Assessing health risk posed by chemical contaminants in the environment requires the integration of data from two distinct disciplines: toxicology and exposure assessment. Methodology for exposure assessment has undergone rapid development over the last decade, particularly in the area of exposure modeling. Software tools now provide the computational power to conduct probabilistic exposure assessments, which explicitly incorporate variability in data for key determinants of exposure (e.g. variability in rate of contact with media containing a contaminant, variability in contaminant concentration). Thus, probabilistic analyses generate, for a specified population, distributions of exposure estimates (external dose estimates) that reflect the full range of potential exposure levels and their probabilities. Regulatory agencies have used probabilistic exposure modeling to assess risk from exposure to a variety of environmental toxicants. Such agencies are now examining probabilistic methods for occupational exposure assessment, specifically, worker exposure to agricultural pesticides. A number of scientific and statistical questions are raised, however, when probabilistic methods are applied in a novel way. To address these questions, ILSI RSI convened a Working Group with experts from diverse disciplines (occupational exposure assessment, dermal absorption assessment, probabilistic modeling, and statistics). This poster will present the Working Group's findings regarding: 1) developing model input distributions to characterize exposure to agricultural pesticides; 2) incorporating absorbed dose in a probabilistic assessment; 3) conducting a 2-dimensional assessment, which separates variability and uncertainty; and 4) interpreting and communicating results of a probabilistic worker exposure assessment.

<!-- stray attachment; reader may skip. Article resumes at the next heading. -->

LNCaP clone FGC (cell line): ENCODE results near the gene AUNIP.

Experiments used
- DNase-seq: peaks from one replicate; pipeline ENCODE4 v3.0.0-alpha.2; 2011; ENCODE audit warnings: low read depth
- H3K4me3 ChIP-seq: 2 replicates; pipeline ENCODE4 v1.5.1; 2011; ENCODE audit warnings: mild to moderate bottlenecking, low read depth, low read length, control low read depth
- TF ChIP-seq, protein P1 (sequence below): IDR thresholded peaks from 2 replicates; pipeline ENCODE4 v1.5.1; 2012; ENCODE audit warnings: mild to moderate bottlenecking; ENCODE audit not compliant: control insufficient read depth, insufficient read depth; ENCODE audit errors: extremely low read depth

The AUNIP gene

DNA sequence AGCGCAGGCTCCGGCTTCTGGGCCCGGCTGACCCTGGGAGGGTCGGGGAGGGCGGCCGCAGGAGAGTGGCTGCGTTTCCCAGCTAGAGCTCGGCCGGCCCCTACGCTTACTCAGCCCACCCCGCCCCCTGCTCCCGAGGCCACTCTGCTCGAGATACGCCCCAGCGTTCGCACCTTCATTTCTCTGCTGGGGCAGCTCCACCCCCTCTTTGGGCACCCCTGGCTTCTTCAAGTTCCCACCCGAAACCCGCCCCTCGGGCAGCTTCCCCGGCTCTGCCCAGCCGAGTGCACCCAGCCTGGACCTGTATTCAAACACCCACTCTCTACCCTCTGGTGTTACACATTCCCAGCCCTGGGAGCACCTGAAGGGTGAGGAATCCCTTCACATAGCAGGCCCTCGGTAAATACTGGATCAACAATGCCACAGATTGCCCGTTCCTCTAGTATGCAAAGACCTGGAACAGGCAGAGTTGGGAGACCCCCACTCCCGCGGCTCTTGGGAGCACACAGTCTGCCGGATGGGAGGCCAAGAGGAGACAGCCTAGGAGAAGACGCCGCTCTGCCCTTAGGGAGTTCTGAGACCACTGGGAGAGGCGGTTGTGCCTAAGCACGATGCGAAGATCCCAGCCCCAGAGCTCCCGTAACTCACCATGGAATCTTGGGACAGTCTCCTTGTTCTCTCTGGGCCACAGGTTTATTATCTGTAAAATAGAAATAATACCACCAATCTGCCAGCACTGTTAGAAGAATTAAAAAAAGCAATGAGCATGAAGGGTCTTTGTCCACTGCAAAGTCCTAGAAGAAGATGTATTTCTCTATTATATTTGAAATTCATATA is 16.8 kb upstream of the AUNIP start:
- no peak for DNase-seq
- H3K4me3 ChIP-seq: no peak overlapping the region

The Toxicologist. Society of Toxicology 43nd Annual Meeting and ToxExpo, March 21-25, 2004, Baltimore, Maryland